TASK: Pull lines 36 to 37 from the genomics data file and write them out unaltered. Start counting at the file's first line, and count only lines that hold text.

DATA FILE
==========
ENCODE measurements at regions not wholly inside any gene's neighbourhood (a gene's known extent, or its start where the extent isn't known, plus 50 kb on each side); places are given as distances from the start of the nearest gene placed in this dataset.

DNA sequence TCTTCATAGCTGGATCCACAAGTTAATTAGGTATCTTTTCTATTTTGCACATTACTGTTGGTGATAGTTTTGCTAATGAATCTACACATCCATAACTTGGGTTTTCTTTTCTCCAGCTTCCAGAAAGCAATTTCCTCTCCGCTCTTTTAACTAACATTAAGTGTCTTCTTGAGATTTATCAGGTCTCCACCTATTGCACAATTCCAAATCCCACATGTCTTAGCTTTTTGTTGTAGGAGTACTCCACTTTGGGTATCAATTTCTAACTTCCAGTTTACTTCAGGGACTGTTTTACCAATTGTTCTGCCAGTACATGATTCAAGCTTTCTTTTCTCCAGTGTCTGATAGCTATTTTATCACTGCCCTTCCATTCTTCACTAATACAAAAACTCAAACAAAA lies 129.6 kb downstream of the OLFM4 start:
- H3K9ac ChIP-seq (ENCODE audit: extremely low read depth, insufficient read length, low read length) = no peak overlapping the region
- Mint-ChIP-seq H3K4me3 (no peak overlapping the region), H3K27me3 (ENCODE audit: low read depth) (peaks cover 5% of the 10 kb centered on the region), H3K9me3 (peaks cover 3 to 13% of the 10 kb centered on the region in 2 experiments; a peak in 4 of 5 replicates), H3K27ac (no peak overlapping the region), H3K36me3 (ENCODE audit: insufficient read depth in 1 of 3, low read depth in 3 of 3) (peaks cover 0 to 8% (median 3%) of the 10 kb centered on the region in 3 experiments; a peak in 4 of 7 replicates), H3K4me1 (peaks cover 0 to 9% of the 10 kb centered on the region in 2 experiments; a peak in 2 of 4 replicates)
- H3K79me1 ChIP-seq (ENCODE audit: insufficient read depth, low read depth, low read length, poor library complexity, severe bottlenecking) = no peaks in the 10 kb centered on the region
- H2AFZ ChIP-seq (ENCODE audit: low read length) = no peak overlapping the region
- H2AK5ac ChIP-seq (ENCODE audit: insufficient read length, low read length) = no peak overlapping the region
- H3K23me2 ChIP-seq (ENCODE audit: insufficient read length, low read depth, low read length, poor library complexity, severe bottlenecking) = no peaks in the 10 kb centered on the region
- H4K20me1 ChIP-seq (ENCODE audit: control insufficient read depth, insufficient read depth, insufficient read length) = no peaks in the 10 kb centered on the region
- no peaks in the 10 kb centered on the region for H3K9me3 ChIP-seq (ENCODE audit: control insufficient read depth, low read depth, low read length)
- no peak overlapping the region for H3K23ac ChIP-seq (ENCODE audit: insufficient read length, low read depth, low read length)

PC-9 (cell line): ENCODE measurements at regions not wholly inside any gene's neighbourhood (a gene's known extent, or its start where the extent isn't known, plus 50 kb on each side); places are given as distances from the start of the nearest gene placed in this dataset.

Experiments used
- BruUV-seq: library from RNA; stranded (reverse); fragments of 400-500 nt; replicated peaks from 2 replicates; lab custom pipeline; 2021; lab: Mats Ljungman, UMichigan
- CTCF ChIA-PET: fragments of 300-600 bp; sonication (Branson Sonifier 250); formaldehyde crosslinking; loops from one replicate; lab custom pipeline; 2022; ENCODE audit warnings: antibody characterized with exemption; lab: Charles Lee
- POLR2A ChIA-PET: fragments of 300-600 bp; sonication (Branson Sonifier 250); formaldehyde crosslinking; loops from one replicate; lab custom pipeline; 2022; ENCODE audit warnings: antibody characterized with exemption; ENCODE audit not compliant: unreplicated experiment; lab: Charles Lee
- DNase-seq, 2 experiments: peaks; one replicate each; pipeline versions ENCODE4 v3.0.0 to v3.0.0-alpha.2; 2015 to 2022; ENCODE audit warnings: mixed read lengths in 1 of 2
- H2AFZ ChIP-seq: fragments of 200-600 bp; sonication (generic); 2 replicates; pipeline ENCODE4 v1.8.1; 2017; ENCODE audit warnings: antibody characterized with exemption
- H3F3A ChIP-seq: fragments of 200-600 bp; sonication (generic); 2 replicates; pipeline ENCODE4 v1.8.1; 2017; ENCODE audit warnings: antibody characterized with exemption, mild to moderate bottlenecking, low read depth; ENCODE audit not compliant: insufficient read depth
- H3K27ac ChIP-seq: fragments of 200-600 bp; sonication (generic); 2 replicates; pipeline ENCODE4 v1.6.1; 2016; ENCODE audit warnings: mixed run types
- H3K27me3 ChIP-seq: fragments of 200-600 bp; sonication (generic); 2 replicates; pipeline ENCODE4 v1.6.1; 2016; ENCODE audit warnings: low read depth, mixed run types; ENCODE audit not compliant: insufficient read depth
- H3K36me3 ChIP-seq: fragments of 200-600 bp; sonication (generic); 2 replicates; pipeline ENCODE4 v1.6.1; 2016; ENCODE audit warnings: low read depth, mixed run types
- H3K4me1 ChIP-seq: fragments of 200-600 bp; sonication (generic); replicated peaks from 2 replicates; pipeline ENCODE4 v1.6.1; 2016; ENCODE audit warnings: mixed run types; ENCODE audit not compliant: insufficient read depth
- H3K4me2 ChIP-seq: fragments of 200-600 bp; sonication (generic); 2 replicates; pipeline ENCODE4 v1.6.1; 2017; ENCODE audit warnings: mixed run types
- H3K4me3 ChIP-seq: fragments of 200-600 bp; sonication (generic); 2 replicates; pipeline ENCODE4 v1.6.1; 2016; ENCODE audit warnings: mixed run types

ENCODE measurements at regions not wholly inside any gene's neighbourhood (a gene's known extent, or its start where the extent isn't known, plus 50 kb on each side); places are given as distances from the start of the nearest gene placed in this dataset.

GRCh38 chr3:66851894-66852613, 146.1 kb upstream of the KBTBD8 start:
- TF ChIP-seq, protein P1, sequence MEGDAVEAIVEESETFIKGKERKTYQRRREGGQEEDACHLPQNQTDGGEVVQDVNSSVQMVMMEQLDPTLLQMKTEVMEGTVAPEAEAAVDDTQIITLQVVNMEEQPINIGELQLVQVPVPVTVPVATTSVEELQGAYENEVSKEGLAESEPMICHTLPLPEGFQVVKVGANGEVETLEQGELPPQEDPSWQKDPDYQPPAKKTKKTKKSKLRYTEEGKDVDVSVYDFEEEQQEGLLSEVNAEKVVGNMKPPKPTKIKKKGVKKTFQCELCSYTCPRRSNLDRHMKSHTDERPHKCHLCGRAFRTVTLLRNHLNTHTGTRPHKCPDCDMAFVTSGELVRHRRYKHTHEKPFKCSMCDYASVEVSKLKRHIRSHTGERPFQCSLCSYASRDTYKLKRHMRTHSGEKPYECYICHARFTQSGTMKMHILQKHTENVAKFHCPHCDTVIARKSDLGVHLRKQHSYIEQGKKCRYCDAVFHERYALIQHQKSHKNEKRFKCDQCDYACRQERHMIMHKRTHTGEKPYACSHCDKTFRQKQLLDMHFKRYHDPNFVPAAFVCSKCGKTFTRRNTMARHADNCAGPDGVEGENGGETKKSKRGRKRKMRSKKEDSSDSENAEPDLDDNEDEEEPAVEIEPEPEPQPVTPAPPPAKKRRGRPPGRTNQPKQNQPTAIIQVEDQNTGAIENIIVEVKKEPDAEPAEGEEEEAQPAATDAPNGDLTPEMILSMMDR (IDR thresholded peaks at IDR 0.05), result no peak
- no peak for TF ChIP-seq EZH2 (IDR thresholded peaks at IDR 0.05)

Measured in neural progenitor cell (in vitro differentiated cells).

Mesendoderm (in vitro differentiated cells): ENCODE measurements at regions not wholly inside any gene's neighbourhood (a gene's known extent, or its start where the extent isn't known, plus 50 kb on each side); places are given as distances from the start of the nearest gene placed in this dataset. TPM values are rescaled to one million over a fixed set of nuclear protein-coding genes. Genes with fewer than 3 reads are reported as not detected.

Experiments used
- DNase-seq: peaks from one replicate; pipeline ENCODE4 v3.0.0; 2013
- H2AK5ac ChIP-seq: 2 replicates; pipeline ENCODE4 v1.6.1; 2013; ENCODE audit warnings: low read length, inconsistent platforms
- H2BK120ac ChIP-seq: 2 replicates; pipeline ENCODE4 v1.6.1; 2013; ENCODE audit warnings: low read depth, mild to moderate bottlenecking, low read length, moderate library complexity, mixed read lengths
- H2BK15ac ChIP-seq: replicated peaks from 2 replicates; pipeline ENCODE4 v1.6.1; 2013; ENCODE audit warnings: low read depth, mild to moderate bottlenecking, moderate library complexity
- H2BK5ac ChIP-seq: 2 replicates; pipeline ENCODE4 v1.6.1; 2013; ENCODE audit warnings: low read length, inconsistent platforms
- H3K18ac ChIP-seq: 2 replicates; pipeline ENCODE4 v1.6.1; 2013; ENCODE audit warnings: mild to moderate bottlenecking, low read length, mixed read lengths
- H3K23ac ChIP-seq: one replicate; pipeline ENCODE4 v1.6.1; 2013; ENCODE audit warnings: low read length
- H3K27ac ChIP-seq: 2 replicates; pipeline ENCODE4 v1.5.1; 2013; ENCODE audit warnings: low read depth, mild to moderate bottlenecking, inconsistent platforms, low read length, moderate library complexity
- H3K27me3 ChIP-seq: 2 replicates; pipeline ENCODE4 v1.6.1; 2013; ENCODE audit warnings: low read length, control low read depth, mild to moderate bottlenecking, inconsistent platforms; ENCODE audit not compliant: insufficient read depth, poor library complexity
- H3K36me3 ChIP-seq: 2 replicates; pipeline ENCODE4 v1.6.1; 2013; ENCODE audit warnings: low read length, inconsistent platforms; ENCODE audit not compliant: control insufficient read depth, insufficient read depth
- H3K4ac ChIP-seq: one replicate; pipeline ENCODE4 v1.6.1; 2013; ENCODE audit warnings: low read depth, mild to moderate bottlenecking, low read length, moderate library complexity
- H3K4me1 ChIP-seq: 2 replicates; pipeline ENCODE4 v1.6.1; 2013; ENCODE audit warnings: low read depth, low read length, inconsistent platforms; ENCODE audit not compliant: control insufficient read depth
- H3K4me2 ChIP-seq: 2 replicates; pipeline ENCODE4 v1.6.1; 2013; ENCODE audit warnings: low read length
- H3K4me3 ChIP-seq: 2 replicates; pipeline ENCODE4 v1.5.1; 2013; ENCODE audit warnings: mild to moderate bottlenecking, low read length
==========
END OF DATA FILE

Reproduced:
- H2BK15ac ChIP-seq: replicated peaks from 2 replicates; pipeline ENCODE4 v1.6.1; 2013; ENCODE audit warnings: low read depth, mild to moderate bottlenecking, moderate library complexity
- H2BK5ac ChIP-seq: 2 replicates; pipeline ENCODE4 v1.6.1; 2013; ENCODE audit warnings: low read length, inconsistent platforms